Often there will be a natural disaster where a lot of people have died and I have to draw a cartoon on that because there is nothing else to do.  Trust me, nobody is going to print something funny or political on their editorial page when more than 200,000 people have died from a tsunami on Boxing Day.  It was horrible, a tragedy and a nightmare for so many.  The last thing I wanted to do was draw anything about it, because I didn’t feel my illustrative voice could possibly make anything better.  My solution was to guilt people into giving.

Tsunami

I also have a difficult time with Remembrance Day, which is an annual cartoon about death.  I’ve drawn a cartoon each year for November 11th for more than a decade, and each year it gets more and more difficult to create fresh imagery.  Poppies, cenotaphs, senior citizen soldiers talking with children, military iconic images, memorials, passages and quotes about 11:11, In Flanders Field, Lest We Forget, and We Remember.  Each year, I do my best to summon up hackneyed images to appear genuine, but feel like a fraud doing it.  What’s worse is that I come from a military family on both sides, I grew up a base brat, and spent five years in the Reserves.  Heck, I even met my wife there.  But saying ‘Lest We Forget’ feels like a routine, kind of like saying Bless You when somebody sneezes.  We say it, but how many really mean it?

Remembrance

One of the all time cliché death cartoons is that of the pearly gates.  Cartoonists the world over have been showing the deceased either talking with St. Peter or being greeted by somebody who has passed away before them.  There are many variations on the theme.  I can honestly say that I have never drawn a pearly gates cartoon and never will.  It’s an image that has been done to death, pardon the pun.  But that’s not to say that mine are terribly original, either.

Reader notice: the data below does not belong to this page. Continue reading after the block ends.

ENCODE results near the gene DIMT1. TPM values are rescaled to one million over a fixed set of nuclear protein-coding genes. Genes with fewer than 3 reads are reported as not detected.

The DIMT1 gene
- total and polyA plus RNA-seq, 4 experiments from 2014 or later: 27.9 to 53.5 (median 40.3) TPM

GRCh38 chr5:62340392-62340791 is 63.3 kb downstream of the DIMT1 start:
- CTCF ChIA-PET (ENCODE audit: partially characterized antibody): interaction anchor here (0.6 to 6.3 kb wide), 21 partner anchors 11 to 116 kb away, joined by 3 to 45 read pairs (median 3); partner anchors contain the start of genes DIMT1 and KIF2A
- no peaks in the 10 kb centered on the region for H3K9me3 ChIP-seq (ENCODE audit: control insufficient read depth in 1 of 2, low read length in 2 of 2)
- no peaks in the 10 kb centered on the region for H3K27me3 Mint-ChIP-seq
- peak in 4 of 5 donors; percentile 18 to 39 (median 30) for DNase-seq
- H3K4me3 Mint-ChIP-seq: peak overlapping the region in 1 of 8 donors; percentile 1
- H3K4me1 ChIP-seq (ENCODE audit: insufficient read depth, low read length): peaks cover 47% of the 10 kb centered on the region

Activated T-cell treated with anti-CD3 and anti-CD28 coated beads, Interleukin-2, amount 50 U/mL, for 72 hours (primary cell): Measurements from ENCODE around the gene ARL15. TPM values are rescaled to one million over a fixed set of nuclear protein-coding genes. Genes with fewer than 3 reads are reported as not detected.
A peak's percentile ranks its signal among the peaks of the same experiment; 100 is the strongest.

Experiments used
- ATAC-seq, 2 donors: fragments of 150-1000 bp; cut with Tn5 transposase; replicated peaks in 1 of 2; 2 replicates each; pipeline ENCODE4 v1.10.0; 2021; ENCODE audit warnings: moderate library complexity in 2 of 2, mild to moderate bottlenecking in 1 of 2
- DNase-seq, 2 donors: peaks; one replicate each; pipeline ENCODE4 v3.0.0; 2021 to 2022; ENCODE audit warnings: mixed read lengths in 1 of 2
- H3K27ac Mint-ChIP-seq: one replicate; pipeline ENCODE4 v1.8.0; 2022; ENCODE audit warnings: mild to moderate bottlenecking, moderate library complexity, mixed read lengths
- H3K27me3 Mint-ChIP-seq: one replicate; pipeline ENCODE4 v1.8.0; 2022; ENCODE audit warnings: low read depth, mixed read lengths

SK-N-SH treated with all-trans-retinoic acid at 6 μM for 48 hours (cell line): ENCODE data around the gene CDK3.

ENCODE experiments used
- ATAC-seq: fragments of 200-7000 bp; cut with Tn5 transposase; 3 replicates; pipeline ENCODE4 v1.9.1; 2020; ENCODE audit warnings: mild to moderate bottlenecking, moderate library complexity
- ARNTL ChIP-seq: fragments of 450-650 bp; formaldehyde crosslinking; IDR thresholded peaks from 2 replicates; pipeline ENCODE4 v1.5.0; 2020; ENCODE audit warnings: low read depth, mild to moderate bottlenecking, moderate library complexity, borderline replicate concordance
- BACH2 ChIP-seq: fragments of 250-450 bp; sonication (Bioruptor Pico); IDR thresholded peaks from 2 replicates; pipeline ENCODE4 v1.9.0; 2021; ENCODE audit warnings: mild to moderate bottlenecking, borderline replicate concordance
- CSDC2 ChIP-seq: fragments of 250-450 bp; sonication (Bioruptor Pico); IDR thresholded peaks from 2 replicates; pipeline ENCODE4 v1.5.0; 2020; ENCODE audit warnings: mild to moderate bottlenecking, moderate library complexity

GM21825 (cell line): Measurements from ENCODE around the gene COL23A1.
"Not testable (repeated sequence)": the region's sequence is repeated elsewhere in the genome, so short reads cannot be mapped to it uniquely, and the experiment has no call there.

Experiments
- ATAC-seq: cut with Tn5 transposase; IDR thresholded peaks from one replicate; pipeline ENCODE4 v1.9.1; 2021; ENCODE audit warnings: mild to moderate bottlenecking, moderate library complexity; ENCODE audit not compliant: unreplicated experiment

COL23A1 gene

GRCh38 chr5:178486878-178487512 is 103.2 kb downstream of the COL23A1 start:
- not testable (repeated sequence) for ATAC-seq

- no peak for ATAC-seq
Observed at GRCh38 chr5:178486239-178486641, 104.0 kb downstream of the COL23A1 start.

When I approach this sort of cartoon, if you could call it that, I’ve now developed what could easily be called my signature ‘tribute’ image, examples you can see above.  Usually a painted portrait, rendered as well as I can in the short amount of time I’ve got, with either a quote, the name of the deceased, the dates they lived, or anything else I can think of.  Having done a number of these over the years, even this now feels trite.  Give me a week or more and I might be able to come up with something more original, but that’s not how the 24 hour news cycle works.  Because I have a knack for portraiture and people seem to like and publish them, I continue to do these cartoons when appropriate and then I move on as quickly as I can.

Regrettably, it’s part of this business of being a freelance editorial cartoonist in Canada.  The bills get paid by getting that spot on the editorial page earmarked for images rather than text.  If I choose not to draw these memorial or tribute cartoons, somebody else will and I’ll be out of a job.  Most of the time, I get to draw and colour and make smartass comments for a living. It involves long hours, it’s competitive, and it’s non-stop, even on a weekend off in the woods on my birthday.  I thrive on the pace, I enjoy the work and it’s rarely boring.  But while it’s a great gig and a great way to make a living,  no job is perfect.

From the tone of this post, you can probably deduce that drawing another death cartoon this morning did little for my mood, today.  Drawing cartoons about people dying is part of this gig I could really do without.